As we look at maturity in delegated administration, Level 0 indicates the healthcare organization has no self-service capabilities, meaning there's nothing that a user can do for themselves, including resetting their password. Instead, these administrative tasks have to be addressed through a technology group or department.

As we move to Level 1, healthcare organizations start to bring in self-service capabilities, in the form of delegation over a person's own account. Users can reset their password, retrieve a forgotten username, and manage their profile and information stored. In addition, healthcare organizations at Level 1 also include the ability for business users to reset others’ passwords. For example, let’s say you have a departmental coordinator that can reset passwords for their department and a site administrator that can reset passwords for people at that site. Healthcare organizations can actually delegate that capability without requiring the organizational entitlement to reset passwords.

Next, in Level 2 healthcare organizations expand capabilities to allow business users to perform lifecycle management of external, sponsored accounts, such as vendors, contractors, or consultants. This is important because sponsored accounts don't necessarily come through the normal channels, like an HR system for identity or lifecycle provisioning. For instance, consider the vendors that service the equipment or work on the technology inside your healthcare organization. These vendors typically do not have the ability to get into the systems, but often require an account to enable them with the proper access. So, this capability in Level 2 allows someone in the healthcare organization to sponsor the vendor.

Also in Level 2, healthcare organizations can introduce a capability called claiming an account. To claim an account, users identify themselves with information only they know, then that information is verified against the IAM system. Claiming an account allows the user to set their own password and make other selections, such as their MFA methods or answer challenge questions that they might be prompted with in the future, in the event they forget their password.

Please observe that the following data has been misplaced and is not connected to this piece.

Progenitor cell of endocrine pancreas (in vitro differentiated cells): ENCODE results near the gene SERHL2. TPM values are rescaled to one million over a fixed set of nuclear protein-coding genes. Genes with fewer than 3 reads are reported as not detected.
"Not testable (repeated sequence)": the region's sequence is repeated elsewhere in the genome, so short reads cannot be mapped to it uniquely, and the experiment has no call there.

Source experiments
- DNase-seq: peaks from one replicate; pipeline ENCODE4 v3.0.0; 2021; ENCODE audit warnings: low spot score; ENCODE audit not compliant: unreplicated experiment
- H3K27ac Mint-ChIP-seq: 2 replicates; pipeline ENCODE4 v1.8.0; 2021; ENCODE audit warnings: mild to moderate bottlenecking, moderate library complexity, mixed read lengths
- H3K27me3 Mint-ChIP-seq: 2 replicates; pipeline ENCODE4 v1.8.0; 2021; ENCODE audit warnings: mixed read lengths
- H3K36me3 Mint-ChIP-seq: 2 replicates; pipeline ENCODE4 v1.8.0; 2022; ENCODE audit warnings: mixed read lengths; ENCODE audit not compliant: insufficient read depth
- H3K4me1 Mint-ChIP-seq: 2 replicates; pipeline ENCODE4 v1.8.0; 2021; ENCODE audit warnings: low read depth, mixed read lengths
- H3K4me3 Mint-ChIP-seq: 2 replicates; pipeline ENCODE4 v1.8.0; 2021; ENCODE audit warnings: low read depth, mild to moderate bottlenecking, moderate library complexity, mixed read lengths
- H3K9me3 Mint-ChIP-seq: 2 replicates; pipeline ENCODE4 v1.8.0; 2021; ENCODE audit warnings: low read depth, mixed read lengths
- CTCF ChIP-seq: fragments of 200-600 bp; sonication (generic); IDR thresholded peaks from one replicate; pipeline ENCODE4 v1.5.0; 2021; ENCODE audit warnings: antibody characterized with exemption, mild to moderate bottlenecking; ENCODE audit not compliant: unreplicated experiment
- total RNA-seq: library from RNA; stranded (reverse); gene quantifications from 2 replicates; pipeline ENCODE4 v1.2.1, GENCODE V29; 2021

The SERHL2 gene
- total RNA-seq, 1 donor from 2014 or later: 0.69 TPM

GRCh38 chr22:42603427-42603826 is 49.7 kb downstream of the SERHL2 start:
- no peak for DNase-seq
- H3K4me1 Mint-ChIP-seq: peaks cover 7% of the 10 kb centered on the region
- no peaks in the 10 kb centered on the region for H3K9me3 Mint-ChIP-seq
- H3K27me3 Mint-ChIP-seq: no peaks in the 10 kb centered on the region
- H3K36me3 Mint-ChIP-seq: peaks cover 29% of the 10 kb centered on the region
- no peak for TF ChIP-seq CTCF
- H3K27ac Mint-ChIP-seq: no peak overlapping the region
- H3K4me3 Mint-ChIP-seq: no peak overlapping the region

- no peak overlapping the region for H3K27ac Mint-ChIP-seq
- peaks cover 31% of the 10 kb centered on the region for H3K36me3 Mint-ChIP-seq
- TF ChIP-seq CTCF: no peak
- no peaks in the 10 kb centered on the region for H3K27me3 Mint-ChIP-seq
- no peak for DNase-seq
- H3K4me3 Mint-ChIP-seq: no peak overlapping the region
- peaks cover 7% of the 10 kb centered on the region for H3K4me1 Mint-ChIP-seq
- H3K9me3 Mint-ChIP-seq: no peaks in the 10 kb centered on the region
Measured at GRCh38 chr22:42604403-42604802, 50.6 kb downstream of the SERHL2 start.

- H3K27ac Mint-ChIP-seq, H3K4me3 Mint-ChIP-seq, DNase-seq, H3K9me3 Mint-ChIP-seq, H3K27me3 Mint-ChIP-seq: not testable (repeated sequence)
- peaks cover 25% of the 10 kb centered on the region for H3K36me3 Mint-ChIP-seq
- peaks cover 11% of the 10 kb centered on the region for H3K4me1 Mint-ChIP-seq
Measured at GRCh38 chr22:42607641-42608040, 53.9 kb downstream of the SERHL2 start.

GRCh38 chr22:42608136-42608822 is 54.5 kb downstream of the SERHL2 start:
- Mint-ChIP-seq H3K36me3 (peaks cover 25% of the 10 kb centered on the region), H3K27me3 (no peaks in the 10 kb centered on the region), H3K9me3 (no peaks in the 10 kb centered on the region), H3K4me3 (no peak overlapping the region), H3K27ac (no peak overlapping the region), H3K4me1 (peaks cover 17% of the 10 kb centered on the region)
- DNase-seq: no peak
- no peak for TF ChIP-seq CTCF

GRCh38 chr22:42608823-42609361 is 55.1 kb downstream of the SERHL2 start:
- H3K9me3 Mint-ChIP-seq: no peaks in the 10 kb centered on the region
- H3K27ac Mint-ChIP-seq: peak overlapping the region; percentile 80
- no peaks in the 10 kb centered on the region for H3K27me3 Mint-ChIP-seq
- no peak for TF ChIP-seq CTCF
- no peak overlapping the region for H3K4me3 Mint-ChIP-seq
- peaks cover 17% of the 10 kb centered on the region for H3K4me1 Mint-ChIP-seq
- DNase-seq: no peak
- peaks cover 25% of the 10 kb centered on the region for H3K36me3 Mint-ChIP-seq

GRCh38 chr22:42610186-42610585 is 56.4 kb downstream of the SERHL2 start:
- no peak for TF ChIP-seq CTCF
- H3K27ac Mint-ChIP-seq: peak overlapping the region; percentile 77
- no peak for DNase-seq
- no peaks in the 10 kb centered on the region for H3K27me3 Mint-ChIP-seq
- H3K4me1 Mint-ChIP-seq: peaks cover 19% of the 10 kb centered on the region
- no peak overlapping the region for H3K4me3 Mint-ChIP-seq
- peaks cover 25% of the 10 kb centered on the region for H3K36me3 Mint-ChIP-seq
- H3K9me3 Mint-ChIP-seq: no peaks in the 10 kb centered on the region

As we move to Level 3, delegated administrative capabilities evolve into a distributed model and healthcare organizations can have users assist others on a peer-to-peer basis based on the relationship. This capability allows users to become a second level of support in addition to self-service, or helping themselves. While users can assist others, there are still boundaries in place to contain what actions users are allowed to perform. Level 3 also empowers business application owners to manage access to the applications they own, as well as to manage roles for that application for granting access. 

Last but not least, healthcare organizations in Level 3 introduce the concept of fine-grained policies, which means they are increasing granularity in how access and applications are administered, as well as what users can access.

In Level 4, healthcare organizations become more independent, allowing business application owners to approve initial access and then certify continued access to applications. Governance also overlaps at this level and becomes part of the delegated administration, which we will discuss as our last tenet. Furthermore, healthcare organizations in Level 4 can allow for proxy policies, meaning business users can delegate administration capabilities to their peers to approve or certify on behalf of them, in the event they're out on vacation or sick leave.

Identity Lifecycle Management (ILM)

Identity Lifecycle Management (ILM) is the workhorse where all the heavy lifting is done. ILM encompasses the creation, updates, and the removal of all of the identities, their roles, and their attributes across all of the applications and services that they use, and the ultimate goal is to automate it all.

Level 1 refers to healthcare organizations that have scripts technical staff have created over the years to at least partially automate some of the identity lifecycle management effort. An example of this would be power shell scripts created by the AD team. The AD team would take data from an HR system, typically via flat file, and automatically create and possibly update Active Directory. However, healthcare organizations in Level 1 also have other teams performing similar actions with other applications, but through separate methods and to different levels of completeness.

In Level 2, healthcare organizations begin the first actions to implement an identity lifecycle and set up new accesses, referred to as provisioning. This level is typically the starting point because it’s normally in response to users requesting accesses to systems they cannot currently access.

Level 3 adds an identity logic engine that centralizes all of the identity lifecycle management functions in the healthcare organization to manage the entire lifecycle, which is made up of numerous events, not just the onboarding aspect. The engine keeps the data updated, and synced as individuals change positions, their roles and attributes change accordingly. This is especially important in healthcare with the challenge of frequent staff position changes: students become residents, residents transition to full-time employees, employees are assigned and re-assigned to departments, and promotions and demotions happen throughout the organization. So, this engine not only makes sure new accesses are granted, but also removes privileges that are no longer needed.